According to Addameer, the Palestinian Prisoner Support and Human Rights Association, more than 40 percent of the male Palestinian population, including minors, of the Occupied Territories has been detained since 1967. According to both Israeli and Palestinian human rights organisations, nearly all Palestinian political prisoners – both male and female, including minors – have suffered torture while imprisoned by Israel. Addameer notes that “Physical and psychological torture against Palestinian and Arab prisoners has been a distinguishing factor of Israeli occupation since 1967”. The Association estimates that since beginning of the first Palestinian intifada in 1987, at least 30,000 Palestinians have been tortured by Israel.

Palestinians are also subject to other forms of punitive punishment and restrictions under Israel's military apartheid regime in the Occupied Territories, including the regular destruction of Palestinian homes, land and agricultural crops, as well as the restriction of freedom of movement and the prevention of using roads or entering areas reserved only for Jewish colonial-settlers. In addition, under this apartheid regime Palestinians’ water resources and land are regularly confiscated and redirected for Jewish only use in illegal Israeli colonies.


Palestinians, however, have continued to struggle against Israel apartheid and racist regime both inside Israel and the Occupied Palestinian Territories, as well as internationally. In 2005, Palestinian civil society issued a called for an international Boycott, Divestment and Sanctions (BDS) campaign against Israel. The campaign, inspired by the struggle of South Africans against apartheid, calls for international solidarity and resistance to Israel's oppression of the Palestinians by enacting non-violent punitive measures against Israel until it complies with international law and recognises the Palestinian people's right to self-determination.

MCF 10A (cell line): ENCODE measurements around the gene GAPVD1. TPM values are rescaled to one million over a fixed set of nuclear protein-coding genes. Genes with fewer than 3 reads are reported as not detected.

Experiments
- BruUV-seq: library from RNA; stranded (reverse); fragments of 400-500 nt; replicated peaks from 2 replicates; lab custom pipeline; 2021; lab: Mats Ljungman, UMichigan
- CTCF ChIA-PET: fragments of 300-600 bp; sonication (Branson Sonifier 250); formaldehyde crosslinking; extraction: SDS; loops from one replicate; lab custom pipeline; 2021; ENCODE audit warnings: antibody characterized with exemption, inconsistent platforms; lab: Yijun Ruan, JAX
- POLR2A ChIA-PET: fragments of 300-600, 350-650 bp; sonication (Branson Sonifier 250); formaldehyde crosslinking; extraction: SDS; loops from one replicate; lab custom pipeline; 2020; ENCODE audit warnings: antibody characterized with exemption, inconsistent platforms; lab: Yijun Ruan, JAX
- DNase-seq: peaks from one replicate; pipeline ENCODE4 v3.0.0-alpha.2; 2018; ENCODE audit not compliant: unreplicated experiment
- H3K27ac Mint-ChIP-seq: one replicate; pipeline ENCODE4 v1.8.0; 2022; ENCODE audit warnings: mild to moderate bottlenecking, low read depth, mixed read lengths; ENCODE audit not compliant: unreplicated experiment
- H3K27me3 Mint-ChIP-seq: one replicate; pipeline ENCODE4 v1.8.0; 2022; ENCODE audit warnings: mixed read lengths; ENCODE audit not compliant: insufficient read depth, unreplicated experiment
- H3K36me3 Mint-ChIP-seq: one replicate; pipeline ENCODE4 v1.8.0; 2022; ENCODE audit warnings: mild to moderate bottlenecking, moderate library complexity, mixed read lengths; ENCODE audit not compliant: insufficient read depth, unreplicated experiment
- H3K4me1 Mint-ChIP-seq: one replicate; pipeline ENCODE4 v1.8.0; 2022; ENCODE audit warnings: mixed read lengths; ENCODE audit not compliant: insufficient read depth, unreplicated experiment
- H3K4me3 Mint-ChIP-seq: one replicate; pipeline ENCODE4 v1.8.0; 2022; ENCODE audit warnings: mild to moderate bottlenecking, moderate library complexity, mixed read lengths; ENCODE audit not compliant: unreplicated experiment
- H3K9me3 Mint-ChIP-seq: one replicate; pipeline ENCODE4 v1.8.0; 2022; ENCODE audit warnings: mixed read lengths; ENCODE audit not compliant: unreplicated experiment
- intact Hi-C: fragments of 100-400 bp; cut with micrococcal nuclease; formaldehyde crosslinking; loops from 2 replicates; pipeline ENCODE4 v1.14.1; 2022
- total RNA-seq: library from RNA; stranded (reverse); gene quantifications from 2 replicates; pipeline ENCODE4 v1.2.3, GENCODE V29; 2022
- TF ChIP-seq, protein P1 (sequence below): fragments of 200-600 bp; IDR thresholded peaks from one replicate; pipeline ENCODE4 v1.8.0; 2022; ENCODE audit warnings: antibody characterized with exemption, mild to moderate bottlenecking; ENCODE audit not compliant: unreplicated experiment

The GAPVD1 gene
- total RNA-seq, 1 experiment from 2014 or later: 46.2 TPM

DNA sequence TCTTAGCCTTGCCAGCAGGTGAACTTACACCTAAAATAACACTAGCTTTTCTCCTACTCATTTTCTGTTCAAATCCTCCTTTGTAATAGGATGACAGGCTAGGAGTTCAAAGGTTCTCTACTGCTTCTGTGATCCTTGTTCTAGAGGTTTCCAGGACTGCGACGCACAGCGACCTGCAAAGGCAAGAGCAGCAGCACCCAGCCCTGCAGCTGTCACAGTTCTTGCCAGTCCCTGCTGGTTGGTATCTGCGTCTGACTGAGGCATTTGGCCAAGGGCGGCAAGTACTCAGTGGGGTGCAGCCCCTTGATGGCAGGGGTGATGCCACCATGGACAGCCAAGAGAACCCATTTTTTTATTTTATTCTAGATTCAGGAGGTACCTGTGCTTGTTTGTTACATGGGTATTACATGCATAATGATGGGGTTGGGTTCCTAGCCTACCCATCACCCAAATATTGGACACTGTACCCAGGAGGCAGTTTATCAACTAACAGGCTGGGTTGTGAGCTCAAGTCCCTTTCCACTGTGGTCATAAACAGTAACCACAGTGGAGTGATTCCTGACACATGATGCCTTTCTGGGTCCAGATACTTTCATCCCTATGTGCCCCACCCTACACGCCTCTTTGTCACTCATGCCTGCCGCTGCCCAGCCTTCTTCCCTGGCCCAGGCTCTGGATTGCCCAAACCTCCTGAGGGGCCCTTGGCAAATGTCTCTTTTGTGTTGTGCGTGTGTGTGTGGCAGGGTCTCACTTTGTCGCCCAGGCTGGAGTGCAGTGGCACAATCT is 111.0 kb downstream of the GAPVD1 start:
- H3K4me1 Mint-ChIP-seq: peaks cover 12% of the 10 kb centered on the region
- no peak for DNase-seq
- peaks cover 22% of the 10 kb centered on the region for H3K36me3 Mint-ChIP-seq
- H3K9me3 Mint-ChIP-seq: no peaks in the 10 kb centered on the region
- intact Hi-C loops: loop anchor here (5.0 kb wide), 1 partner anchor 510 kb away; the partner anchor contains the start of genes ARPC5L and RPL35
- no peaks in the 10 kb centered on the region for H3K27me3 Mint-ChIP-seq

In the last eight years, the campaign has grown in leaps in bound and has been supported by people of conscience all over the world. In particular, it has gained widespread support in South Africa, with many former activists and opponents of South Africa's apartheid regime calling for an end to Israel's apartheid system.

All anti-racists should support the struggle of the Palestinians against apartheid. As the US civil rights leader Martin Luther King famously said, “Injustice anywhere is a threat to justice everywhere.”